Eat This Traditional Diet To Lower Your Risk Of Dementia.One in three dementia cases could be prevented by lifestyle changes, a new study suggests. That’s good news if you’re trying to keep your memory sharp and avoid the onset of Alzheimer’s disease or other forms of dementia.
The researchers looked at data from 60,298 people from across the UK who had completed a dietary assessment. They scored them based on how closely their diet matched the key features of a Mediterranean one.
- Eat More Vegetables
Veggies are an essential part of a healthy diet and are shown to help reduce age-related cognitive decline. Leafy greens like kale, spinach and Swiss chard contain a rich supply of B vitamins and antioxidants that can help slow the decline in brain function.
Cruciferous vegetables such as broccoli, cauliflower and brussels sprouts are also high in vitamins and minerals that can protect against dementia. They also have anti-inflammatory properties that can slow the development of Alzheimer’s disease.
Fruits such as blueberries, raspberries and blackberries are also packed with nutrients that can support memory health. Berries have the ability to stop the progression of free radicals in the brain, reducing inflammation and helping the brain to function at an optimal level.
- Eat More Fish
Fish, especially oily ones like salmon and sardines, is full of protein, vitamins and minerals, and heart-healthy omega-3 fats. Studies show that people who eat fish regularly are less likely to develop dementia than those who don’t.
Another great benefit of eating more fish is that it helps reduce your risk of age-related macular degeneration, which can lead to blindness. That’s because fish is a good source of vitamin D and its long-chain omega-3 fatty acids.
In addition, a study suggests that older adults who consume baked or broiled fish one to four times a week experience improved brain health and a reduced risk of developing memory problems and Alzheimer’s disease. This may be because of its effect on the volume of brain cells, as well as its positive effects on vascular health in the brain.
- Eat More Whole Grains
Whole grains, such as wheat, oats and quinoa, have been shown to reduce your risk of heart disease, cancer and Type 2 diabetes. They also help lower your cholesterol, blood pressure and inflammation levels.
They contain B vitamins, magnesium, iron, zinc and fibre. They’re also rich in antioxidants that have been shown to protect the brain from memory loss and dementia.
Eating whole grains can also be a great way to increase your intake of fiber, which is known to reduce the risk of cancer and cardiovascular disease. In fact, recent large prospective cohort studies have shown that higher whole grain intake is associated with a lower risk of death from all causes.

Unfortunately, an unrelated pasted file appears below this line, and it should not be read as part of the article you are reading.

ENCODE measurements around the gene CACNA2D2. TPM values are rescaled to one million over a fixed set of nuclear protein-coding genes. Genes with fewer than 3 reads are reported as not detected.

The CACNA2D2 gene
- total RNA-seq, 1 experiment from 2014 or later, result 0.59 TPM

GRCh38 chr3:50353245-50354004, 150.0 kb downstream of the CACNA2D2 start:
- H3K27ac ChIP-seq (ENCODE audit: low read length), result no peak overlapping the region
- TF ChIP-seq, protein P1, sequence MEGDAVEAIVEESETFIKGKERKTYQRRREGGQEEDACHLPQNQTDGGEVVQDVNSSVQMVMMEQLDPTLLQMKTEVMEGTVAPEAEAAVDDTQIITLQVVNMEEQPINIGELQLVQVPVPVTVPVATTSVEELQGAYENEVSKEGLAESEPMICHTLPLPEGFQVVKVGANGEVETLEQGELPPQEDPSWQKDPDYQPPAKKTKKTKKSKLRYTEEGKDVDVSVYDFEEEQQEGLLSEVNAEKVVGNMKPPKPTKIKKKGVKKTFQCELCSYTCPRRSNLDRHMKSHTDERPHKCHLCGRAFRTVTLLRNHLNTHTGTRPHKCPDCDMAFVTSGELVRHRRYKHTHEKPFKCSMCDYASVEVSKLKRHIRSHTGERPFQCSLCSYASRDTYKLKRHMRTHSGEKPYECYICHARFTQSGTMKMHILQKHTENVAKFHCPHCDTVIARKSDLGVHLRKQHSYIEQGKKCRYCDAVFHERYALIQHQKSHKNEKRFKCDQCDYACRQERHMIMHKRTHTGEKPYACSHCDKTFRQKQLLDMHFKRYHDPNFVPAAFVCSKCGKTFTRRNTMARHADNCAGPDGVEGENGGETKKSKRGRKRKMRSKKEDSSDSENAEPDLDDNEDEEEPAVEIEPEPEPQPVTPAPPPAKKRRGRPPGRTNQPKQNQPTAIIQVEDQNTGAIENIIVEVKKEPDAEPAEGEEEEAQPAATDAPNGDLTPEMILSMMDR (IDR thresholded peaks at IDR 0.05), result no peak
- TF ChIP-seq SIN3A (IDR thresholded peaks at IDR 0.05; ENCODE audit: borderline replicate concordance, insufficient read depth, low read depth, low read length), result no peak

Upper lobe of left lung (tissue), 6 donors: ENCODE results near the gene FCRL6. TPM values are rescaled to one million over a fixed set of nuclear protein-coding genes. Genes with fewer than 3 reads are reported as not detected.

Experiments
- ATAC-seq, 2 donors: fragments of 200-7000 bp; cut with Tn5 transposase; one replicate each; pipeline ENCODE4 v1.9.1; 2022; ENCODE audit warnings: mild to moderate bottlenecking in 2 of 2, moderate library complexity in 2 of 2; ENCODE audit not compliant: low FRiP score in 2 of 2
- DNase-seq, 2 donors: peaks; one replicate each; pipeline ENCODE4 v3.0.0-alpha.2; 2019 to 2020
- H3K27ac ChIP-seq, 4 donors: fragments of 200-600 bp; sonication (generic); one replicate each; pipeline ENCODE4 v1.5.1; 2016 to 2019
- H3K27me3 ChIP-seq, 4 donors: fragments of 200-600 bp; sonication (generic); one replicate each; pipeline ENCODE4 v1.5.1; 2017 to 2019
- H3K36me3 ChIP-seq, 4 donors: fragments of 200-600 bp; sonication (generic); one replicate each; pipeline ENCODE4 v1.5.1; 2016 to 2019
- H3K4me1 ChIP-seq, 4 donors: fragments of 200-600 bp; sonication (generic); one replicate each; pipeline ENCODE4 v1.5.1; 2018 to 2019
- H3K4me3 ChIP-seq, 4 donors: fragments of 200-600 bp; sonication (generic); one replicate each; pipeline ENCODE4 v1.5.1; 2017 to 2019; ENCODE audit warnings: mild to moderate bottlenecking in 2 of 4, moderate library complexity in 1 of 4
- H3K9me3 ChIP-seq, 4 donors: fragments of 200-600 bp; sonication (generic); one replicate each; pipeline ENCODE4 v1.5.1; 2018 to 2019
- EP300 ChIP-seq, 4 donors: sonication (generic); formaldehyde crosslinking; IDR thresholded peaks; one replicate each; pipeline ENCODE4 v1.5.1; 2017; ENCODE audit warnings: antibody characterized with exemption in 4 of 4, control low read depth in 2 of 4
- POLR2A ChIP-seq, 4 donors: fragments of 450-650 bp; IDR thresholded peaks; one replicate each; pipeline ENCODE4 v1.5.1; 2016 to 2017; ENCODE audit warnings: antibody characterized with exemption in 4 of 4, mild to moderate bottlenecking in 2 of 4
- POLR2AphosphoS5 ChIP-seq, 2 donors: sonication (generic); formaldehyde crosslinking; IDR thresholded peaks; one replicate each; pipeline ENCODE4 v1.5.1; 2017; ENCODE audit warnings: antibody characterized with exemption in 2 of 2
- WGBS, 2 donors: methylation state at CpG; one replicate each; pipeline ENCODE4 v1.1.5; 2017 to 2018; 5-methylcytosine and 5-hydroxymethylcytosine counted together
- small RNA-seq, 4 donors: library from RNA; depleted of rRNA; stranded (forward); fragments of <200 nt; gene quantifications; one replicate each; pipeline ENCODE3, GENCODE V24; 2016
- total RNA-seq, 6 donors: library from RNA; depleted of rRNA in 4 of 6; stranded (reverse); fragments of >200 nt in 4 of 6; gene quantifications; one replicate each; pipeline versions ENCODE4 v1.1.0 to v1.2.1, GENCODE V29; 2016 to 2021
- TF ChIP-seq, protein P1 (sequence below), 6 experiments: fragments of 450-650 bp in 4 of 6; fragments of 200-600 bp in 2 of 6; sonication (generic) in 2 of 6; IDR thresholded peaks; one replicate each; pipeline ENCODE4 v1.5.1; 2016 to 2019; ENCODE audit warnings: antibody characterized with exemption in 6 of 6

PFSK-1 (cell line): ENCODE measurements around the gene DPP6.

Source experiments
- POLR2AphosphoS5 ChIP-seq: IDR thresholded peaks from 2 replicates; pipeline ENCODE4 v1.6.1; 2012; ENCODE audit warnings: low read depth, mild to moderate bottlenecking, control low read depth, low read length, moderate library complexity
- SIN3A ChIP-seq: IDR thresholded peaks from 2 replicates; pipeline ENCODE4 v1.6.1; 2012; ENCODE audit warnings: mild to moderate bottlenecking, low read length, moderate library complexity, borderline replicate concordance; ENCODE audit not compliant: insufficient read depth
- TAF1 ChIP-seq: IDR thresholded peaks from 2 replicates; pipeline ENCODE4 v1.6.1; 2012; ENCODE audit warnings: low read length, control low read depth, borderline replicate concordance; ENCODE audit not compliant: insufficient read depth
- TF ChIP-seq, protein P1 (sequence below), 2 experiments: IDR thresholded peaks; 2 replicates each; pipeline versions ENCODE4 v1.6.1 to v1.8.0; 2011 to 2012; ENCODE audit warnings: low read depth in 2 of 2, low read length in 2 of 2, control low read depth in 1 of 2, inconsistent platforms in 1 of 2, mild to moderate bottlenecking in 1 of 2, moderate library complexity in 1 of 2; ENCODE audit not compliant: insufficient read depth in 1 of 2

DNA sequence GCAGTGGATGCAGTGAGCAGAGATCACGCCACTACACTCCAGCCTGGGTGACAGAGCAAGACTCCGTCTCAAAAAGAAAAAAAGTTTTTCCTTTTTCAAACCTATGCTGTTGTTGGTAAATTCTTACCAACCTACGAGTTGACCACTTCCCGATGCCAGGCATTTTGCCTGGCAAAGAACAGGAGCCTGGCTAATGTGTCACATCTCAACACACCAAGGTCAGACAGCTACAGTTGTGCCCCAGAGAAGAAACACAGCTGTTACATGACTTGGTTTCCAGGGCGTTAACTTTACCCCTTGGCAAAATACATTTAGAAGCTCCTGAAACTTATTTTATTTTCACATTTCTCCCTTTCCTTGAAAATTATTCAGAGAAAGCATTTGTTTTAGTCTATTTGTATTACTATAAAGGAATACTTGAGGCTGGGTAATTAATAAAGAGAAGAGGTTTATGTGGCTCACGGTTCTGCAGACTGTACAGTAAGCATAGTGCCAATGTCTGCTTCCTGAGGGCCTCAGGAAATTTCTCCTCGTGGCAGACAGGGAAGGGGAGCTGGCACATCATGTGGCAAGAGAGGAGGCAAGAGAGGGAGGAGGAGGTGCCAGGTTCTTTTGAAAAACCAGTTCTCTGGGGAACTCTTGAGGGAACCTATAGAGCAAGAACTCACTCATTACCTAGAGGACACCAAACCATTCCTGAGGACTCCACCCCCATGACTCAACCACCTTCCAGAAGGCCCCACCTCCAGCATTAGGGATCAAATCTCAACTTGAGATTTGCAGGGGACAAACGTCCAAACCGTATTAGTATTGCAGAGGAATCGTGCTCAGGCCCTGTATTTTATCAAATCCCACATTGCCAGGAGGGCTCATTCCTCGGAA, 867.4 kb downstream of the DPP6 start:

So, if you’re looking to avoid dementia and maintain your cognitive abilities, make sure you’re eating more whole grains and less refined carbohydrates in your diet. It’s easy to get more whole grains in your diet by replacing white bread, pasta and rice with 100% whole grain options.
- Eat More Fruits
Fruit is a great source of essential nutrients that promote healthy brain function and reduce your risk of dementia. Studies have shown that people who eat more fruits have better memory and are less likely to develop dementia as they age.
Eating more fruits also helps you control your weight, which can lower your risk of heart disease and other health problems. However, fruit is naturally high in sugar, so you should be cautious about how much you eat and make sure to get the recommended amount of fiber, water and other nutrients from whole fruit.
Another important part of a dementia-fighting diet is eating more vegetables. These include non-starchy varieties such as broccoli, cauliflower and Brussels sprouts, and they’re full of antioxidants that help prevent inflammation in the body and slow the aging process in the brain.
- Eat Less Meat
Dementia is one of the most common forms of brain damage, and it affects millions of people around the world. Fortunately, you can help lower your risk of developing it by making simple changes to your diet.
Eating less meat is a good place to start when you’re trying to reduce your risk of dementia. Studies have shown that a lower-meat diet can improve cardiovascular health and protect against cancer, heart disease, diabetes and other chronic diseases.
If you’re not ready to give up meat entirely, you can try reducing your meat intake by swapping it with plant-based proteins. These foods often offer more health benefits than meat and are often cheaper.